Travel and Drama in Shakespeare's Time
This book explores interconnections between voyage narratives and travel plays in a period of intense foreign relations and the incipient colonization of the New World. Eminent Renaissance scholars from five countries use historical enquiry and textual analysis to offer new readings of narrative and dramatic texts, envisaged both in the context of the period and from the far-reaching perspective of Britain's cultural history. Plays like The Spanish Tragedy, Doctor Faustus, Eastward Ho! or The Tempest - itself the subject of three chapters - are discussed alongside relatively obscure works like The Travels of the Three English Brothers by Day, Rowley and Wilkins, Daborne's A Christian Turn'd Turk or Fletcher and Massinger's The Sea-Voyage. The plays are never approached as mere cultural documents. The underlying assumption is that the theatre is not reducible to a medium for conflicting ideologies but should be viewed as a privileged site of various meanings, of roads leading in several directions. Several chapters identify the various discourses which inform contemporary travel documents. The authors of these chapters clarify the cultural codes which travel narratives place between the reader and the supposed eyewitness. The readings of drama and travel literature are grounded firmly in the period for which they were written, and take into account the preconceptions and perceptions of their original public.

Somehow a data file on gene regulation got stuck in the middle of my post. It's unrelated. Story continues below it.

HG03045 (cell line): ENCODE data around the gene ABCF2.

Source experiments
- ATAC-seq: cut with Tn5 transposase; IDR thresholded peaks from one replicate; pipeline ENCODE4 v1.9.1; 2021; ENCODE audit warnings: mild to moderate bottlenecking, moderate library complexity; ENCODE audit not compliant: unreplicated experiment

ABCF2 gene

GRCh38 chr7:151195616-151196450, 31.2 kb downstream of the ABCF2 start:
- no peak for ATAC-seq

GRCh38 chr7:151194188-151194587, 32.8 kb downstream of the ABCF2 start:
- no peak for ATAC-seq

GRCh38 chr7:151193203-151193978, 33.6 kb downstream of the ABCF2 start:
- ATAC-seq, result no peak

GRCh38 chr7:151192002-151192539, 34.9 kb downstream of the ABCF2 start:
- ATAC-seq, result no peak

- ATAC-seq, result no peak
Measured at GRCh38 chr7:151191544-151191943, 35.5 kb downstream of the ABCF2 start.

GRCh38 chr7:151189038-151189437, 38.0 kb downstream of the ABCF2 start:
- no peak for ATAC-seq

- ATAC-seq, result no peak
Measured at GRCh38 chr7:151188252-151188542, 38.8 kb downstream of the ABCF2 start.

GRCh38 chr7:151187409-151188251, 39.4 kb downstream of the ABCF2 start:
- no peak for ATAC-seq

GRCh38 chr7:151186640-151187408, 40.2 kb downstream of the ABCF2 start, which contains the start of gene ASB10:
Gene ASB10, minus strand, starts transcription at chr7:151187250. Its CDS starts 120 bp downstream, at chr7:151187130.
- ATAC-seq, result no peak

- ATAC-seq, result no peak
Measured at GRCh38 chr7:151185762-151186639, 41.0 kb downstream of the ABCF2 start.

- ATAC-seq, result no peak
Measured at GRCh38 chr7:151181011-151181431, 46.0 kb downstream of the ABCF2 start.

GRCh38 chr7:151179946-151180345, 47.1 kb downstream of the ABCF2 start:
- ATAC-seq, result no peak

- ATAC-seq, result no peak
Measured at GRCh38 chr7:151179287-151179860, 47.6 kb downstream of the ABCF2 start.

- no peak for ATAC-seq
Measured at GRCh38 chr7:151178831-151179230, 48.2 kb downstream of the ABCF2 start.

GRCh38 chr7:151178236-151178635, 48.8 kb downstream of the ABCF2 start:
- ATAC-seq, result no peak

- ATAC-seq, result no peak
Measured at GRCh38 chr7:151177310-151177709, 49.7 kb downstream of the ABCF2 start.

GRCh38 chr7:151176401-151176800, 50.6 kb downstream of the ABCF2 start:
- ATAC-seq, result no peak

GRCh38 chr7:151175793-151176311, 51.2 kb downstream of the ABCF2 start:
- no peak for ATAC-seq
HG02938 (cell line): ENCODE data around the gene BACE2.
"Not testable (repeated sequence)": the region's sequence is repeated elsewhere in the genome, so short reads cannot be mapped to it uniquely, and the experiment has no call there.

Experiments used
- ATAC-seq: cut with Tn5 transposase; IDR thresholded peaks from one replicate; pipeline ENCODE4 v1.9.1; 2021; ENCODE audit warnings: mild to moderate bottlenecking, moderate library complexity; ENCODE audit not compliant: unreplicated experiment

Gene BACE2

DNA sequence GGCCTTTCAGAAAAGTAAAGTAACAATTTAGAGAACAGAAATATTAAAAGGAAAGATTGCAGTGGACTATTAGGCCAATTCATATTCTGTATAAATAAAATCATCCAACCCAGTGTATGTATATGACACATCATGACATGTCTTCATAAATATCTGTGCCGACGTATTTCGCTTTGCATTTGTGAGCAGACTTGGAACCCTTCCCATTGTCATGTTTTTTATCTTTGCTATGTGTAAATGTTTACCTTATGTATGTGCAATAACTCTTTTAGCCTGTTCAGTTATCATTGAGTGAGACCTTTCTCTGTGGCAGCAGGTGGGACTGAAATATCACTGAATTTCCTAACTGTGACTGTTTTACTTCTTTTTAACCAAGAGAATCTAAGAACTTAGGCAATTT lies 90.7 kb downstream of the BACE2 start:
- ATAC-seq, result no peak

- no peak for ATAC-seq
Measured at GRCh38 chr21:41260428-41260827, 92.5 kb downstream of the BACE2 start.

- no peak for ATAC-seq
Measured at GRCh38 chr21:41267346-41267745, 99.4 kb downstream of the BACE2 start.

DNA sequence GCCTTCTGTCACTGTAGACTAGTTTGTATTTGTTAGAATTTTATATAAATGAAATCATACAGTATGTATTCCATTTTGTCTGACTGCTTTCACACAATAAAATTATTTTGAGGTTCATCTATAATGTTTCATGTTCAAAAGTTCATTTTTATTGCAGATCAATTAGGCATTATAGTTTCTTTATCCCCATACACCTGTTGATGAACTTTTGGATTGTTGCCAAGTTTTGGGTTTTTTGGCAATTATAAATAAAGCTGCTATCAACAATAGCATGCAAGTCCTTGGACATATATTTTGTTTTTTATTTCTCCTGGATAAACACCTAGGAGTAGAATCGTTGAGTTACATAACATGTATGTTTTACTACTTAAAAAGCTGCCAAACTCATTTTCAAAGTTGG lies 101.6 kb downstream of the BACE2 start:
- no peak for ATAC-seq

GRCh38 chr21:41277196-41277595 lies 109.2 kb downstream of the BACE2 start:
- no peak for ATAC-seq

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List of contributors page ix
The Elizabethans in Italy
Tragic form and the voyagers
The Spanish Tragedy
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